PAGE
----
Introduction

The migration of charged particles under the influence of an electric field was discovered and characterized theoretically more than 100 years ago by Kolrausch et al. Foreseeing the possibility of separation of charged species through the application of a voltage, the term 'electrophoresis' was coined soon after. However, early attempts to use electrophoresis as an analytical tool were persistently frustrated by the existence of Joule heating, which acts to discount the electrophoretic effect. Thus a way of combatting the thermal effect during the electrophoretic process was needed. By 1950s, Tiselius et al. found that a variety of substances such as agarose and polymeric gels could serve as stabilizing agents in electro-phoretic analysis owing to their anticonvective properties. This eventually led to the creation of slab gel electrophoresis, which has become a fundamental technique for the study of proteins, DNA fragments and other biomacromolecules in life sciences and biotechnology. Notwithstanding its great success, slab gel electrophoresis has its drawbacks with respect to speed and automation when compared with contemporary chromatographic techniques such as high performance liquid chromatography (HPLC).

A straightforward way to speed up an electro-phoretic separation process is to apply higher electric fields, and this necessitates systems able to release the heat generated more efficiently. Electrophoresis with a tube as a separation channel is hence an attractive choice since the desired surface-to-volume ratio can be achieved by simply reducing the tube radius. Performing electrophoresis based on the tube format has an added advantage in that simultaneous detection may be implemented in a way analogous to HPLC, thus rendering the entire procedure fast and automatic. Running electrophoresis with a tube configuration was initiated by Hjerten as early as the 1960s, and further attempted by Virtanen et al. and Mikkers et al. in 1970s. During this period, the adopted inner diameters of tubes were in the range of 0.2-3 mm, and thermal effects confined the applied voltage to around 1000-2000 V, which was of the same order as in typical slab gel electrophoresis. As a consequence, despite these pioneering efforts to perform free solution electrophoresis with in-line monitoring, the full potential with respect to column performance was not yet attained. Also, complexity in instrumental design deterred follow-up by ordinary elec-trophoresis practitioners.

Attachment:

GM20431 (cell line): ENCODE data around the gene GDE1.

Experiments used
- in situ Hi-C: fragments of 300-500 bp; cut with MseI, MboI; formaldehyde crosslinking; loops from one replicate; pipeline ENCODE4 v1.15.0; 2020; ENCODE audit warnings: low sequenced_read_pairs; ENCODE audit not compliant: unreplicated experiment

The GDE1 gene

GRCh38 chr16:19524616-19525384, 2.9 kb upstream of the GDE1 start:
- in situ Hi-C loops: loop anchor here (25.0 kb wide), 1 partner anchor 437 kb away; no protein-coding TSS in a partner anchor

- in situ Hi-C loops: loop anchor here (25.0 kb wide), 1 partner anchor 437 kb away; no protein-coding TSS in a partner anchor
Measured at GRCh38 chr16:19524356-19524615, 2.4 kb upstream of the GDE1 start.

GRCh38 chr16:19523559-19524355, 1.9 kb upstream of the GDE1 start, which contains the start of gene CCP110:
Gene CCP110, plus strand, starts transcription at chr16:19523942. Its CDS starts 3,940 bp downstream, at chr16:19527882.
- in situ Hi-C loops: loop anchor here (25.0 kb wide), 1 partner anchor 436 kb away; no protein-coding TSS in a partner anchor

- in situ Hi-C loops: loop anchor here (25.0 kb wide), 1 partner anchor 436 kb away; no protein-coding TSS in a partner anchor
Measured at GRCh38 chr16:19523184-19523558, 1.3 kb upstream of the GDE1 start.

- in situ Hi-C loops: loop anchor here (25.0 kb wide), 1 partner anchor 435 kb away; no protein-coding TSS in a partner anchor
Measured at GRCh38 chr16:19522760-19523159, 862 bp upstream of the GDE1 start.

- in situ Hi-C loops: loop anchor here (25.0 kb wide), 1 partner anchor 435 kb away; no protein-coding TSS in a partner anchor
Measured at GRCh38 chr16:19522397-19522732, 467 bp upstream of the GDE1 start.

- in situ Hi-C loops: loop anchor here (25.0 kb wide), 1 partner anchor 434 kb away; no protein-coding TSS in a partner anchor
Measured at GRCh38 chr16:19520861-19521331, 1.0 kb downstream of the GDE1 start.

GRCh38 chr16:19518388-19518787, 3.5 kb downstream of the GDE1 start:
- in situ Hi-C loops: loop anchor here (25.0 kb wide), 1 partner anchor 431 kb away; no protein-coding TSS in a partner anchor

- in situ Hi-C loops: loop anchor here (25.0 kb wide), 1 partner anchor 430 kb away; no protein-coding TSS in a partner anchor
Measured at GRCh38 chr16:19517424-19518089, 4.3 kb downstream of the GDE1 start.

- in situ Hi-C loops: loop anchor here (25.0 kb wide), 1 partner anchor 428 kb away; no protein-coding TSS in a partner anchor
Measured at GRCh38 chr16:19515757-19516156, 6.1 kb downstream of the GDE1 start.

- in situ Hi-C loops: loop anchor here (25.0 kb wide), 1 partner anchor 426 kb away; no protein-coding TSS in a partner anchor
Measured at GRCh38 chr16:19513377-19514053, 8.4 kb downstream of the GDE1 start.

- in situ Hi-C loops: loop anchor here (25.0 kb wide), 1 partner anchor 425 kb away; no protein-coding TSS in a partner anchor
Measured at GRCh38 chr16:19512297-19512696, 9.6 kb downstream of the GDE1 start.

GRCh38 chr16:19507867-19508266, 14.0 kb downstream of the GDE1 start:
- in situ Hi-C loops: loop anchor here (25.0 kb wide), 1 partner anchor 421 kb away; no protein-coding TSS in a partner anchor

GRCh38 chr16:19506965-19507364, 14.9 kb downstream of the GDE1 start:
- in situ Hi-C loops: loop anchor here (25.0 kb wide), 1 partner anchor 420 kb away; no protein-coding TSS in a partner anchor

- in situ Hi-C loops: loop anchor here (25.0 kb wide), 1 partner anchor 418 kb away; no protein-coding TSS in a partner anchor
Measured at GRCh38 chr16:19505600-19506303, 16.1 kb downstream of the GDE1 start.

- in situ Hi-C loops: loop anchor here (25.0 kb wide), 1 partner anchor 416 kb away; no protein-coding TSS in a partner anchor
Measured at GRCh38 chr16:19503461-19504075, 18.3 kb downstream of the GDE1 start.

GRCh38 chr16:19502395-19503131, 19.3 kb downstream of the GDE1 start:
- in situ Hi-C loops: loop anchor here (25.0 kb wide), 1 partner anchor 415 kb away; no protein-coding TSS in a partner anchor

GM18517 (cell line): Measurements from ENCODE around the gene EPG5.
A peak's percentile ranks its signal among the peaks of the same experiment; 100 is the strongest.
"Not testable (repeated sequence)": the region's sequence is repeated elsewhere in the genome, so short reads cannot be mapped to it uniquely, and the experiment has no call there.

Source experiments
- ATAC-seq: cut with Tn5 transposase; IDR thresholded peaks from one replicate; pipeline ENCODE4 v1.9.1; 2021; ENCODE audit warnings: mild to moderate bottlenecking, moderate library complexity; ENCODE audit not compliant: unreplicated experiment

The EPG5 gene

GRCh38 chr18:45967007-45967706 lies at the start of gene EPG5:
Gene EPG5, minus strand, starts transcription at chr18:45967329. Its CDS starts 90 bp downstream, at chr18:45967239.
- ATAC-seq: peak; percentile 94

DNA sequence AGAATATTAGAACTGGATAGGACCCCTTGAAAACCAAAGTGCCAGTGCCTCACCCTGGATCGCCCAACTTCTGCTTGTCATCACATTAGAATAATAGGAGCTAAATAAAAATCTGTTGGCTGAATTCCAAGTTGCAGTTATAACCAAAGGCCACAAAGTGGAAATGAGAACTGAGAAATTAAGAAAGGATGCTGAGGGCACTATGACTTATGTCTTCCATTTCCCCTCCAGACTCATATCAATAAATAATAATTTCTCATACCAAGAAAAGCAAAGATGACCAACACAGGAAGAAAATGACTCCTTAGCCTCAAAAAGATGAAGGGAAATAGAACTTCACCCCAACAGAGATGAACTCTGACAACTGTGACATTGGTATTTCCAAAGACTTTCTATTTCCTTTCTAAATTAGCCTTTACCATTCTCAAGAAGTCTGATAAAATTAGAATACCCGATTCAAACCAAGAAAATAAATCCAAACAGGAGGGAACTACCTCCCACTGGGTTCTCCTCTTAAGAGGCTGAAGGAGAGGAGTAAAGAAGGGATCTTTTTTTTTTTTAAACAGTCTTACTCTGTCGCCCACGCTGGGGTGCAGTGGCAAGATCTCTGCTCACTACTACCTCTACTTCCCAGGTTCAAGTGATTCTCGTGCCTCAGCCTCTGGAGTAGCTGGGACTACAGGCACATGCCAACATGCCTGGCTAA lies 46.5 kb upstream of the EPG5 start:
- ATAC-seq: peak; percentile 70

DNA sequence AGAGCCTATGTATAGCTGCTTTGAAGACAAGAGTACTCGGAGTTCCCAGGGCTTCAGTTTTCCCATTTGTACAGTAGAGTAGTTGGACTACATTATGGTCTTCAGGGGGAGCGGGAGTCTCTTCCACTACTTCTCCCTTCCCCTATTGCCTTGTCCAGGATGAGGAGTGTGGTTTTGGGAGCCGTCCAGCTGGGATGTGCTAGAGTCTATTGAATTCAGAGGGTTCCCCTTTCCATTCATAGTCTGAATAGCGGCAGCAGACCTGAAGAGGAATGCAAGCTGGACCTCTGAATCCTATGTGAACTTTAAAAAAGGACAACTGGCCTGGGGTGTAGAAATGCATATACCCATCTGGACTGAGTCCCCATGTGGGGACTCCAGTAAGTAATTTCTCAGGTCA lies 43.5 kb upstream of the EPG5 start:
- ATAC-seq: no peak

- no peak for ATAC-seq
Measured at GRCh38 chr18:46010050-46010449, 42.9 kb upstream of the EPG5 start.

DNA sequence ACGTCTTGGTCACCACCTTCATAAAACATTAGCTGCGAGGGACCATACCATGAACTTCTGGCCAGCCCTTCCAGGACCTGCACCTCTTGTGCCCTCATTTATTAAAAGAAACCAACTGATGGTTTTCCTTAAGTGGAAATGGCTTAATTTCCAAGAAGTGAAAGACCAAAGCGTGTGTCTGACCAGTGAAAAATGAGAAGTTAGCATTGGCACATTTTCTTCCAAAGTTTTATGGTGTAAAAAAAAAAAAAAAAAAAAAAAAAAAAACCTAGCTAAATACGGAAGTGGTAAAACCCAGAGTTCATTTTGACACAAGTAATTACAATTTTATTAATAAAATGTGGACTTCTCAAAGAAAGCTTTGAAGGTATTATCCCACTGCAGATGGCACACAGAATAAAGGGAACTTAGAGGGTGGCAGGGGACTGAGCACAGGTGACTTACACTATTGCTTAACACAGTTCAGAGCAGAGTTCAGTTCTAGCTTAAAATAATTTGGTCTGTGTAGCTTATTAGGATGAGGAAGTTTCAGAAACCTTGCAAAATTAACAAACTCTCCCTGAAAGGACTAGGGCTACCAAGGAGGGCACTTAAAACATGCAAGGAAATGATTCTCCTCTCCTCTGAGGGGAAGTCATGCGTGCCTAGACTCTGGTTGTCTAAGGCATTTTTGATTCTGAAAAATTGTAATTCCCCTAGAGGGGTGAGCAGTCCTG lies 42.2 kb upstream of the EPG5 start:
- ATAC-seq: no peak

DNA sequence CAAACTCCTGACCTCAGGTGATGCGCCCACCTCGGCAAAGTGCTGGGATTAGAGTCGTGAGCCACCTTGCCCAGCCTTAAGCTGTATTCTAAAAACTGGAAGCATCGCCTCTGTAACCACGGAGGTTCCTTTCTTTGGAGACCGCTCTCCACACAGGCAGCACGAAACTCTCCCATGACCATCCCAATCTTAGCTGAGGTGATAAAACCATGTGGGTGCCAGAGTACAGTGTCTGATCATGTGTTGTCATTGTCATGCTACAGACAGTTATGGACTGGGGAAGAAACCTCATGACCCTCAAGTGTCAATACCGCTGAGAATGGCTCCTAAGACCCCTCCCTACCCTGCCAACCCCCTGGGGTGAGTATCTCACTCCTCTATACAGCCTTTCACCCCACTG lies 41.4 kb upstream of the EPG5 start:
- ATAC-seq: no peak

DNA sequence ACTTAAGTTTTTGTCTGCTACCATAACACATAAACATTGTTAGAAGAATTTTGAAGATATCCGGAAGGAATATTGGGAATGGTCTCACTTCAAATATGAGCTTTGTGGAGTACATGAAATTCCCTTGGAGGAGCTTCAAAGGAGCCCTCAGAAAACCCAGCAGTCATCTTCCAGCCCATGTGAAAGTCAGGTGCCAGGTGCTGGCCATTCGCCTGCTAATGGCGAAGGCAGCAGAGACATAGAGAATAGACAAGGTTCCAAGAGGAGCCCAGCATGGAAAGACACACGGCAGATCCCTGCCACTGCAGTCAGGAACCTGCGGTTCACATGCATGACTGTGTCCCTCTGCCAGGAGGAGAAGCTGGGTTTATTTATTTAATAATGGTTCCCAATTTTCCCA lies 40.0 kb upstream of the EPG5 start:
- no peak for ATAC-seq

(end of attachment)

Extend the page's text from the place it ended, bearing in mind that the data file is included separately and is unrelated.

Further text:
A milestone for column-based electrophoresis was set in the early 1980s, when Jorgenson et al. introduced capillary zone electrophoresis (CZE) with on-col-umn optical detection. They found that with the inner diameter of the capillaries scaled down to 80 |im, voltages as high as 30 kV could be applied without incurring overheating problems. Thus the separation time for most charged species, from small molecules to macromolecules, was shortened to less than 30 min, which is comparable to modern chromato-graphic methods. For the first time outstanding column efficiencies of several hundred thousand plates was routinely obtained. The unprecedented performance, relatively simple instrumentation, concurrent with the widespread availability of fused silica capillary columns by the mid-1980s quickly aroused the interests of both electrophoresis practitioners and chromatographers, thus making capillary electrophoresis (CE) one of the most exciting research areas. Today, it has become an indispensable branch of modern separation science. The powerful separation ability of CE was exemplified in an early electropherogram concerning the resolution of de-rivated peptides originated from egg white lysozyme (Figure 1).

This article serves as an introduction to CE. It covers the basic principles, various aspects of instrumentation, separation modes and major applications. Some future trends of CE are discussed in the final section.

Solar Panel Basics

Solar Panel Basics

Global warming is a huge problem which will significantly affect every country in the world. Many people all over the world are trying to do whatever they can to help combat the effects of global warming. One of the ways that people can fight global warming is to reduce their dependence on non-renewable energy sources like oil and petroleum based products.

Get My Free Ebook


Post a comment